SEC Enforcement Division Chief Andrew Ceresney recently delivered this speech about whistleblowers. Speaking on the “type of cases where whistleblower assistance is valued,” Ceresney stated, in relevant part:
“Another class of cases where whistleblower tips can be helpful is in our enforcement of the Foreign Corrupt Practices Act. Pursuing violations of the FCPA remains an important part of the SEC’s enforcement efforts. Most of the activity in these cases is usually overseas, where we have less access to evidence. And parties to these arrangements have great incentives to conceal their conduct. Tips related to FCPA violations have increased from 115 in fiscal year 2012 to 186 in fiscal year 2015 — an approximate 62% increase. Because of the difficulties in investigating overseas conduct, we are hopeful this trend will continue. Here, though, I want to highlight a subsidiary benefit of the whistleblower program. We are often alerted to FCPA violations by companies self-reporting violations. The program has vastly increased the incentives for companies to self-report misconduct to us, as companies are aware that we may receive information from other sources if they are not forthcoming with us, and as I have emphasized before, if we learn the company made the decision not to self-report after learning of misconduct, there will be consequences. So even before the tips are sent, the impact of the program manifests in other ways as well.”
Marketing the Black Hole
I’ve run FCPA searches every day for the past 7 years. Thus, I have a pretty good handle on the “flow” of FCPA information in the public domain. One new trend I’ve noticed is law firms marketing what I’ll call the black hole. In other words, marketing information or events for which there is no meaningful information in the public domain.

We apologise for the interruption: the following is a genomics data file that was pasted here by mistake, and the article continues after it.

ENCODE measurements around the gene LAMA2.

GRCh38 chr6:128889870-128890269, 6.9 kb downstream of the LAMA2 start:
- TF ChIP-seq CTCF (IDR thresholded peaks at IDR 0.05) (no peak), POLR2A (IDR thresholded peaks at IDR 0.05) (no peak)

This is increasingly occurring in connection with so-called “declinations.”
As highlighted here, Cisco recently disclosed that the DOJ and SEC will not bring an enforcement action concerning conduct that has been under review since 2013 (conduct which the company previously stated that it “found no basis to believe that Cisco’s activities are in violation of any law”).
Thereafter, Davis Polk issued this release titled “Davis Polk Advises Cisco on FCPA Investigations Resulting in Declinations from DOJ and SEC.” It states:
“Davis Polk advised Cisco Systems, Inc. (“Cisco”) on investigations conducted by the U.S. Securities and Exchange Commission (“SEC”) and the U.S. Department of Justice (“DOJ”) into potential breaches of the Foreign Corrupt Practices Act (“FCPA”) related to business activities in Russia and elsewhere in the Commonwealth of Independent States. On September 9, 2016, Cisco announced that following the investigations both the SEC and DOJ informed the company that they decided not to bring enforcement actions. The Davis Polk litigation team included partners Linda Chatman Thomsen, Neil H. MacBride, Neal A. Potischman and Greg D. Andres, counsel Michael Scheinkman and associates Juliana Murray, Sarah Breslow, Arif H. Dhilla and Philip Woolley Young. Members of the Davis Polk team are based in the New York, Washington DC and Menlo Park offices. WilmerHale and Walker Stevens Cannom Yang LLP served as co-counsel.”
WilmerHale followed up with this release noting: